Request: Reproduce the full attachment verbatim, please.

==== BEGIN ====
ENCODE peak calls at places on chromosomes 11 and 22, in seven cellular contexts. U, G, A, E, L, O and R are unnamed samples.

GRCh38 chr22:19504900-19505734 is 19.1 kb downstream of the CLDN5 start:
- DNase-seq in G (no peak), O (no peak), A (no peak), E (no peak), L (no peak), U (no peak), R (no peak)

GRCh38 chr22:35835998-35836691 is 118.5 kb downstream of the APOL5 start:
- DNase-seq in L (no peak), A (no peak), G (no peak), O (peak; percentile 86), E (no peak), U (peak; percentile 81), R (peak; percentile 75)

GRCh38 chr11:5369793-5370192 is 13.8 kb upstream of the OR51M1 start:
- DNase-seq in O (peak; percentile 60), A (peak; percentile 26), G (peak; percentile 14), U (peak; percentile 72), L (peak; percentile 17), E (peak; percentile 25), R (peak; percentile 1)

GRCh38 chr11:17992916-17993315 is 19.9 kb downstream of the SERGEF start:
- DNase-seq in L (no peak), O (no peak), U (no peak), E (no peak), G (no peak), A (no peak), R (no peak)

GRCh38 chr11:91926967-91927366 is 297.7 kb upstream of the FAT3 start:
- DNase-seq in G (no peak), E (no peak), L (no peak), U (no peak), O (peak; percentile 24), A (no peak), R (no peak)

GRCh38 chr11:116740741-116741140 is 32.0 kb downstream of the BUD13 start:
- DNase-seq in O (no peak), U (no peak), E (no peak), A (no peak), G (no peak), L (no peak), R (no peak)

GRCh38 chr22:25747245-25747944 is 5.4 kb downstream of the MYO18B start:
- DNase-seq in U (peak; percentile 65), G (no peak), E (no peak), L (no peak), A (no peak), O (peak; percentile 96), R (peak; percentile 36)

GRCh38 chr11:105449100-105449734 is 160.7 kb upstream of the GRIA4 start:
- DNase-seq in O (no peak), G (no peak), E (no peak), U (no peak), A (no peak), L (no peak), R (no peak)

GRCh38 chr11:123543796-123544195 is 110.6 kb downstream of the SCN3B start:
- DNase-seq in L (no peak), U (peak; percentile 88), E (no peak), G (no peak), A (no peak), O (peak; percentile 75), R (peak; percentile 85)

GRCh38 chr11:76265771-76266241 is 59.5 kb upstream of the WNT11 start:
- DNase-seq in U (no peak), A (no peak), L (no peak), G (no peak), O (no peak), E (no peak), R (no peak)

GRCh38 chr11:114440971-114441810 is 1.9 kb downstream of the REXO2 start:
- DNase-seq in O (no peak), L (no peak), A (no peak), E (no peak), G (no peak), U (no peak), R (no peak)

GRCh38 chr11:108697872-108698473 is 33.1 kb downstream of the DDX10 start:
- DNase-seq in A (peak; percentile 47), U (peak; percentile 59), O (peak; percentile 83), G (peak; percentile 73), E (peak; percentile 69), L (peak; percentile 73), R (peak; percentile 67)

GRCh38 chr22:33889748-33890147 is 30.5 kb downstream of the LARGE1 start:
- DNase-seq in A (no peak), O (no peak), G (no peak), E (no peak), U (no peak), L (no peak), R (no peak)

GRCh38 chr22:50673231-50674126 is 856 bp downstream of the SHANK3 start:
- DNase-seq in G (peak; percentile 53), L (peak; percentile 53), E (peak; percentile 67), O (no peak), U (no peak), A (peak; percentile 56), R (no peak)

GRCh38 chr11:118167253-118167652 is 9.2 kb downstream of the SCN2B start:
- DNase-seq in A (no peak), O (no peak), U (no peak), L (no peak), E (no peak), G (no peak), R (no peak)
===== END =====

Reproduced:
ENCODE peak calls at places on chromosomes 11 and 22, in seven cellular contexts. U, G, A, E, L, O and R are unnamed samples.

GRCh38 chr22:19504900-19505734 is 19.1 kb downstream of the CLDN5 start:
- DNase-seq in G (no peak), O (no peak), A (no peak), E (no peak), L (no peak), U (no peak), R (no peak)

GRCh38 chr22:35835998-35836691 is 118.5 kb downstream of the APOL5 start:
- DNase-seq in L (no peak), A (no peak), G (no peak), O (peak; percentile 86), E (no peak), U (peak; percentile 81), R (peak; percentile 75)

GRCh38 chr11:5369793-5370192 is 13.8 kb upstream of the OR51M1 start:
- DNase-seq in O (peak; percentile 60), A (peak; percentile 26), G (peak; percentile 14), U (peak; percentile 72), L (peak; percentile 17), E (peak; percentile 25), R (peak; percentile 1)

GRCh38 chr11:17992916-17993315 is 19.9 kb downstream of the SERGEF start:
- DNase-seq in L (no peak), O (no peak), U (no peak), E (no peak), G (no peak), A (no peak), R (no peak)

GRCh38 chr11:91926967-91927366 is 297.7 kb upstream of the FAT3 start:
- DNase-seq in G (no peak), E (no peak), L (no peak), U (no peak), O (peak; percentile 24), A (no peak), R (no peak)

GRCh38 chr11:116740741-116741140 is 32.0 kb downstream of the BUD13 start:
- DNase-seq in O (no peak), U (no peak), E (no peak), A (no peak), G (no peak), L (no peak), R (no peak)

GRCh38 chr22:25747245-25747944 is 5.4 kb downstream of the MYO18B start:
- DNase-seq in U (peak; percentile 65), G (no peak), E (no peak), L (no peak), A (no peak), O (peak; percentile 96), R (peak; percentile 36)

GRCh38 chr11:105449100-105449734 is 160.7 kb upstream of the GRIA4 start:
- DNase-seq in O (no peak), G (no peak), E (no peak), U (no peak), A (no peak), L (no peak), R (no peak)

GRCh38 chr11:123543796-123544195 is 110.6 kb downstream of the SCN3B start:
- DNase-seq in L (no peak), U (peak; percentile 88), E (no peak), G (no peak), A (no peak), O (peak; percentile 75), R (peak; percentile 85)

GRCh38 chr11:76265771-76266241 is 59.5 kb upstream of the WNT11 start:
- DNase-seq in U (no peak), A (no peak), L (no peak), G (no peak), O (no peak), E (no peak), R (no peak)

GRCh38 chr11:114440971-114441810 is 1.9 kb downstream of the REXO2 start:
- DNase-seq in O (no peak), L (no peak), A (no peak), E (no peak), G (no peak), U (no peak), R (no peak)

GRCh38 chr11:108697872-108698473 is 33.1 kb downstream of the DDX10 start:
- DNase-seq in A (peak; percentile 47), U (peak; percentile 59), O (peak; percentile 83), G (peak; percentile 73), E (peak; percentile 69), L (peak; percentile 73), R (peak; percentile 67)

GRCh38 chr22:33889748-33890147 is 30.5 kb downstream of the LARGE1 start:
- DNase-seq in A (no peak), O (no peak), G (no peak), E (no peak), U (no peak), L (no peak), R (no peak)

GRCh38 chr22:50673231-50674126 is 856 bp downstream of the SHANK3 start:
- DNase-seq in G (peak; percentile 53), L (peak; percentile 53), E (peak; percentile 67), O (no peak), U (no peak), A (peak; percentile 56), R (no peak)

GRCh38 chr11:118167253-118167652 is 9.2 kb downstream of the SCN2B start:
- DNase-seq in A (no peak), O (no peak), U (no peak), L (no peak), E (no peak), G (no peak), R (no peak)